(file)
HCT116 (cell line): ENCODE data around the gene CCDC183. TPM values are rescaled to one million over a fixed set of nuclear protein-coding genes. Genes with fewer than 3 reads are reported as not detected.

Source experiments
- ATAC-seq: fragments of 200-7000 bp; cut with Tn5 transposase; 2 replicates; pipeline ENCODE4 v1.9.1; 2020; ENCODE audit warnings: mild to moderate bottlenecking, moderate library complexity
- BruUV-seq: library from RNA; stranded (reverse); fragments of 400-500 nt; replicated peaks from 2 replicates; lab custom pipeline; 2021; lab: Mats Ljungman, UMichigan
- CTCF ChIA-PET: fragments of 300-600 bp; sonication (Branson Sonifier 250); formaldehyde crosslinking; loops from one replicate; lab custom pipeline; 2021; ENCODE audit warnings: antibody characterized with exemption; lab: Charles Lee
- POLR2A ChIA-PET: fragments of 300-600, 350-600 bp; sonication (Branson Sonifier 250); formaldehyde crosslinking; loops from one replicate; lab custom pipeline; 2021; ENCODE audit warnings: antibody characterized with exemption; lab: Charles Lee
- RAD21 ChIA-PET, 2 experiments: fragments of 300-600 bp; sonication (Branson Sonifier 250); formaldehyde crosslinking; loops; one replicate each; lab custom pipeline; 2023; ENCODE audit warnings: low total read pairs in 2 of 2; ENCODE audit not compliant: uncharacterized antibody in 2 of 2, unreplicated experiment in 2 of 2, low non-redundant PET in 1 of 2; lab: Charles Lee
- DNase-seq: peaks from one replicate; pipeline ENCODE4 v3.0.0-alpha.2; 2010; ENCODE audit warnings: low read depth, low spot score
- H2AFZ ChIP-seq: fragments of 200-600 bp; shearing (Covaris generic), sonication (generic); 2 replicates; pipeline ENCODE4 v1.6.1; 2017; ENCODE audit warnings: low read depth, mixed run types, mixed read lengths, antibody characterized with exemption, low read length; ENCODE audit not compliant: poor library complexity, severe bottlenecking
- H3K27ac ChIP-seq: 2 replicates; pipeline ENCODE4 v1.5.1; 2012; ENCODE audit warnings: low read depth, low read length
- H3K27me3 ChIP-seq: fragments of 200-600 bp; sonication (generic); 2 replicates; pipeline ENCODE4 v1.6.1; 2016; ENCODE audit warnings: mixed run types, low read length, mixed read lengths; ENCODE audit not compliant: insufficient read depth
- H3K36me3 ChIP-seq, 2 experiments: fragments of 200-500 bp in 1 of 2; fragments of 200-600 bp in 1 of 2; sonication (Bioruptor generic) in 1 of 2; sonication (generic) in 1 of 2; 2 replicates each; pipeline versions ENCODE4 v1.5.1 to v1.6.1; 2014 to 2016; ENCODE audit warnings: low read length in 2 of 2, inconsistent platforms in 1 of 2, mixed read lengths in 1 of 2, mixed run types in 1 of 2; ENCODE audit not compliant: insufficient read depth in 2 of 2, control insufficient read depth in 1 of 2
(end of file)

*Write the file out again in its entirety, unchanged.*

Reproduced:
HCT116 (cell line): ENCODE data around the gene CCDC183. TPM values are rescaled to one million over a fixed set of nuclear protein-coding genes. Genes with fewer than 3 reads are reported as not detected.

Source experiments
- ATAC-seq: fragments of 200-7000 bp; cut with Tn5 transposase; 2 replicates; pipeline ENCODE4 v1.9.1; 2020; ENCODE audit warnings: mild to moderate bottlenecking, moderate library complexity
- BruUV-seq: library from RNA; stranded (reverse); fragments of 400-500 nt; replicated peaks from 2 replicates; lab custom pipeline; 2021; lab: Mats Ljungman, UMichigan
- CTCF ChIA-PET: fragments of 300-600 bp; sonication (Branson Sonifier 250); formaldehyde crosslinking; loops from one replicate; lab custom pipeline; 2021; ENCODE audit warnings: antibody characterized with exemption; lab: Charles Lee
- POLR2A ChIA-PET: fragments of 300-600, 350-600 bp; sonication (Branson Sonifier 250); formaldehyde crosslinking; loops from one replicate; lab custom pipeline; 2021; ENCODE audit warnings: antibody characterized with exemption; lab: Charles Lee
- RAD21 ChIA-PET, 2 experiments: fragments of 300-600 bp; sonication (Branson Sonifier 250); formaldehyde crosslinking; loops; one replicate each; lab custom pipeline; 2023; ENCODE audit warnings: low total read pairs in 2 of 2; ENCODE audit not compliant: uncharacterized antibody in 2 of 2, unreplicated experiment in 2 of 2, low non-redundant PET in 1 of 2; lab: Charles Lee
- DNase-seq: peaks from one replicate; pipeline ENCODE4 v3.0.0-alpha.2; 2010; ENCODE audit warnings: low read depth, low spot score
- H2AFZ ChIP-seq: fragments of 200-600 bp; shearing (Covaris generic), sonication (generic); 2 replicates; pipeline ENCODE4 v1.6.1; 2017; ENCODE audit warnings: low read depth, mixed run types, mixed read lengths, antibody characterized with exemption, low read length; ENCODE audit not compliant: poor library complexity, severe bottlenecking
- H3K27ac ChIP-seq: 2 replicates; pipeline ENCODE4 v1.5.1; 2012; ENCODE audit warnings: low read depth, low read length
- H3K27me3 ChIP-seq: fragments of 200-600 bp; sonication (generic); 2 replicates; pipeline ENCODE4 v1.6.1; 2016; ENCODE audit warnings: mixed run types, low read length, mixed read lengths; ENCODE audit not compliant: insufficient read depth
- H3K36me3 ChIP-seq, 2 experiments: fragments of 200-500 bp in 1 of 2; fragments of 200-600 bp in 1 of 2; sonication (Bioruptor generic) in 1 of 2; sonication (generic) in 1 of 2; 2 replicates each; pipeline versions ENCODE4 v1.5.1 to v1.6.1; 2014 to 2016; ENCODE audit warnings: low read length in 2 of 2, inconsistent platforms in 1 of 2, mixed read lengths in 1 of 2, mixed run types in 1 of 2; ENCODE audit not compliant: insufficient read depth in 2 of 2, control insufficient read depth in 1 of 2